Solving for Mass M1 in Physics Problem Involving Pulley

In summary, the problem involves finding the mass M1 in a system where M2 is accelerating downwards at 2.43m/s2, theta is 15.0o, and muk is 0.560. The key equations involved are the sum of forces in the y direction for M2 and the sums for M1 in both x and y directions. By relating these equations, the value of M1 can be determined.
  • #1
lanzjohn
14
0

Homework Statement


M1 and M2 are two masses connected as shown. The pulley is light and frictionless. Find the mass M1, given that M2 (7.00kg) accelerates downwards at 2.43m/s2, that the angle theta is 15.0o, and that muk is 0.560.

prob75_fricpullplane.gif


Homework Equations



(Read below)

The Attempt at a Solution



I was sick the day we went over this and the notes I got do not tell me very much. That is why I have no attempts at this problem. Basically what I need is some guidance on where to start and how to find the equation needed for this problem. I am lost with where to start.

Thank you all for your help,
John
 
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  • #2
What is the sum of the forces in the y direction for M2? What are the sums (in x and y) for M1? Can you relate those equations together?
 

Related to Solving for Mass M1 in Physics Problem Involving Pulley

1. What is the formula for solving for mass M1 in a physics problem involving a pulley?

The formula for solving for mass M1 in a physics problem involving a pulley is M1 = (m2g - T)/a, where m2 is the mass of the object on the other end of the pulley, g is the acceleration due to gravity, T is the tension in the rope, and a is the acceleration of the system.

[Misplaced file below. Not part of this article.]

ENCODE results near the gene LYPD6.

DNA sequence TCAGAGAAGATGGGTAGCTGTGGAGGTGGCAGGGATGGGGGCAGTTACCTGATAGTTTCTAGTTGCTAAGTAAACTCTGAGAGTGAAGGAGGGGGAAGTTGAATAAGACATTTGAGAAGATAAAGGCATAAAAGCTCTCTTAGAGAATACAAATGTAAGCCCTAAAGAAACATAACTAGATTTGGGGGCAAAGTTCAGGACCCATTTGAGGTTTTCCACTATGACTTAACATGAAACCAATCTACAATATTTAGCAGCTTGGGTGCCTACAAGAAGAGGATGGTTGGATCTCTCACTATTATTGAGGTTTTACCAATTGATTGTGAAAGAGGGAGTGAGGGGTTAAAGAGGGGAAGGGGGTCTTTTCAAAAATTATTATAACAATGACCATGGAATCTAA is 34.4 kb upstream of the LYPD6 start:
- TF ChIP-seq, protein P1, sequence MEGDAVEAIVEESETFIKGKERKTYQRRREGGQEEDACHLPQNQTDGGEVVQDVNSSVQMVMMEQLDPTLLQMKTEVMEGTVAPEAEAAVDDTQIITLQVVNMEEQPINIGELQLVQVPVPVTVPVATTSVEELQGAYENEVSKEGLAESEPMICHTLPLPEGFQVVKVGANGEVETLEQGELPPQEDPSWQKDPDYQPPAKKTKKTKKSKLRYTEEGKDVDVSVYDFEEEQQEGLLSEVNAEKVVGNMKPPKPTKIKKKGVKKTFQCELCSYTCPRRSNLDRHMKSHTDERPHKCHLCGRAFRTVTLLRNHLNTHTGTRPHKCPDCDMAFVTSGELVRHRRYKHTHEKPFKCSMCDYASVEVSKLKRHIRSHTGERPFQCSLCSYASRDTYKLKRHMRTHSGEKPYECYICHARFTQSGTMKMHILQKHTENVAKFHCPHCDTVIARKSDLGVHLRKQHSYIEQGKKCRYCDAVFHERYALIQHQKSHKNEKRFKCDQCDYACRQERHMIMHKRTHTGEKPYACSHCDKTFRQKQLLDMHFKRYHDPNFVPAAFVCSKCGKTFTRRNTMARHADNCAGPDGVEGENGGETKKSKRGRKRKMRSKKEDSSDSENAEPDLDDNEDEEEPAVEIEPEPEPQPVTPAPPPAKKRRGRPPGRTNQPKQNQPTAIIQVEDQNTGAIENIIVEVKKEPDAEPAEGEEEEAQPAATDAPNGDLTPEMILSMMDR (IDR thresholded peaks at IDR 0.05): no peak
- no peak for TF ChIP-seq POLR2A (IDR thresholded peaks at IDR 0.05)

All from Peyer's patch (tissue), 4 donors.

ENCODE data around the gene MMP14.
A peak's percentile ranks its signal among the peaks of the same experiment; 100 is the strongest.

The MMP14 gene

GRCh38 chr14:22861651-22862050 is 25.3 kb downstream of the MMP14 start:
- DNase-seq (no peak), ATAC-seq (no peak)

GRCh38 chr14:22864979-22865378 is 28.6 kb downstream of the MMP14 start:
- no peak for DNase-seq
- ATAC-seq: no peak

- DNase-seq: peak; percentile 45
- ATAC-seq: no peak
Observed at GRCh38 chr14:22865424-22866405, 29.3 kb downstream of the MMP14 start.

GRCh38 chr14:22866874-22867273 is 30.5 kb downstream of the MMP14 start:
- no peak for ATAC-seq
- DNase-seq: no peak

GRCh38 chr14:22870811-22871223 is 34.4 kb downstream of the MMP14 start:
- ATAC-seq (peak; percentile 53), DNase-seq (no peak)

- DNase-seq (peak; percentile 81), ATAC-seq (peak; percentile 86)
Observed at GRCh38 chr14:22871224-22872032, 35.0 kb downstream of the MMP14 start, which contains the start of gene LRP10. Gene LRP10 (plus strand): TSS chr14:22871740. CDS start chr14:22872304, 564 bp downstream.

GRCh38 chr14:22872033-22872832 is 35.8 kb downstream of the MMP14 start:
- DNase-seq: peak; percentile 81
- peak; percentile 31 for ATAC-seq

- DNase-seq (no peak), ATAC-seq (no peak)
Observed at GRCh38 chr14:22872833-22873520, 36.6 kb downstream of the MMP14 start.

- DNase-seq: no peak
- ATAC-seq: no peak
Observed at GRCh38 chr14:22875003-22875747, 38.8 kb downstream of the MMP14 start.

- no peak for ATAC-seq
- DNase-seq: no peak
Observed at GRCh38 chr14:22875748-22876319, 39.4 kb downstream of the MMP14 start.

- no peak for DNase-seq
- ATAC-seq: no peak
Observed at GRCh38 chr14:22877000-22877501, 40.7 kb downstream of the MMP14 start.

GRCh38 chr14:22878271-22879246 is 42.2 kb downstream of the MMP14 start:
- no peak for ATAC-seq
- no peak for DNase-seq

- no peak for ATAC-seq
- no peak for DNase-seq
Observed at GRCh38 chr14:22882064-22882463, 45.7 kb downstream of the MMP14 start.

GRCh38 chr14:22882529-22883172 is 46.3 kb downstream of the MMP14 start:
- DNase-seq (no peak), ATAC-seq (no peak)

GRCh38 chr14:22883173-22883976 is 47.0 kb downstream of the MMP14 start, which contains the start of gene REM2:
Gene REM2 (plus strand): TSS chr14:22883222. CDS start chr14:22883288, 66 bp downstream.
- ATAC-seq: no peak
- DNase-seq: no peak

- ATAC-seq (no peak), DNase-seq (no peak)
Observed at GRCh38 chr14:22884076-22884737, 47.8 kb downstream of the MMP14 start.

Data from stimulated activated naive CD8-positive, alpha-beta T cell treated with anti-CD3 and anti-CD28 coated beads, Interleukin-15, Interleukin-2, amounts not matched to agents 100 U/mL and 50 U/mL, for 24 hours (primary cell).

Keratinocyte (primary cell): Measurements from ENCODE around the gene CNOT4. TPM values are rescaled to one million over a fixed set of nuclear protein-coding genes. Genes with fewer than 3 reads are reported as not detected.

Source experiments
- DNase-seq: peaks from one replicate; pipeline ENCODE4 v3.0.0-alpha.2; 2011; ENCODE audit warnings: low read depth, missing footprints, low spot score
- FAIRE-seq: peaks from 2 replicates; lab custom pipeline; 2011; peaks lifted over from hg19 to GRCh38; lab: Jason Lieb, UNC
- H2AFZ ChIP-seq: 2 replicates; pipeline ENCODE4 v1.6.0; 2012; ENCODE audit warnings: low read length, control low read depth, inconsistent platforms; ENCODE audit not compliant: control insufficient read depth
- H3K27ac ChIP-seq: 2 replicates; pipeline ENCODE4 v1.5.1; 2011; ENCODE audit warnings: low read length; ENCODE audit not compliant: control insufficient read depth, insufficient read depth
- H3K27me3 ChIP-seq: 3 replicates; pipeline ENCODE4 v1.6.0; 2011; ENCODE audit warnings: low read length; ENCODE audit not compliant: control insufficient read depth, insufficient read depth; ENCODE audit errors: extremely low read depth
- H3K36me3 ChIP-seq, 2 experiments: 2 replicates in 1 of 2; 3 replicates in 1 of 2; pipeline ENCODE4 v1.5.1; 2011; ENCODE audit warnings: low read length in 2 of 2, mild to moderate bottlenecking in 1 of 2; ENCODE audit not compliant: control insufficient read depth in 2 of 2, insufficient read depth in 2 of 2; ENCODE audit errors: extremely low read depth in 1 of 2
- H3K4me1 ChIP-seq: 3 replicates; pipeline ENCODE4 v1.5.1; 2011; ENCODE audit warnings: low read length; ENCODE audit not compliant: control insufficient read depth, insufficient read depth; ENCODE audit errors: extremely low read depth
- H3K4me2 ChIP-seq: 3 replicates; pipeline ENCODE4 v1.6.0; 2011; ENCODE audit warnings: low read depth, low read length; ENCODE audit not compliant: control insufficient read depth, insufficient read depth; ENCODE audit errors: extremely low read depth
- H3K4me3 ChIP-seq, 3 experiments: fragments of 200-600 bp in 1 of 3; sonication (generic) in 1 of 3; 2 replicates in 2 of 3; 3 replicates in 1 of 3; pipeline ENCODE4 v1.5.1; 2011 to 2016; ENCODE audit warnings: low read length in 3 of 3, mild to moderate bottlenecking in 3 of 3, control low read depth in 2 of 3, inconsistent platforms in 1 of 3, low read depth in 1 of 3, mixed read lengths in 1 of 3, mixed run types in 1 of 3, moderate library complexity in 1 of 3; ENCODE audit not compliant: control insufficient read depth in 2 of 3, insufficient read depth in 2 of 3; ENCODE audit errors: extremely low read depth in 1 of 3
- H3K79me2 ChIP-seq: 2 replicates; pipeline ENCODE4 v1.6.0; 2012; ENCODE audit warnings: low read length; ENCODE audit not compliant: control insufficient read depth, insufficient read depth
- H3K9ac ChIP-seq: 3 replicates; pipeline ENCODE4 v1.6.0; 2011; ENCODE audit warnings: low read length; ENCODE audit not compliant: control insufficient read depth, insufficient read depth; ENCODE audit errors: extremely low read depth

2. How do I determine the value of tension (T) in the formula?

The value of tension (T) can be determined by using Newton's second law, which states that the net force on an object is equal to its mass multiplied by its acceleration (F=ma). In the case of a pulley system, the tension in the rope is equal to the force pulling down on one side of the rope, which is equal to the weight of the object on the other side of the pulley (T = m2g).

3. Can I use this formula for any type of pulley system?

Yes, this formula can be used for any type of pulley system as long as the system is in equilibrium (not accelerating) and the mass of the pulley itself is negligible. This formula is commonly used in problems involving Atwood's machine, a simple pulley system with two masses on either side of the pulley.

4. What is the significance of mass M1 in this formula?

Mass M1 represents the unknown mass that is being solved for in the problem. It is typically the mass of the object on the same side of the pulley as the force being applied.

5. Are there any other variables that need to be considered in this formula?

Yes, there are other variables that may need to be considered depending on the specific problem. These include the coefficient of friction between the pulley and the rope, the angle of the rope, and any additional forces acting on the system. It is important to carefully read and understand the given problem before using this formula to ensure all relevant variables are accounted for.

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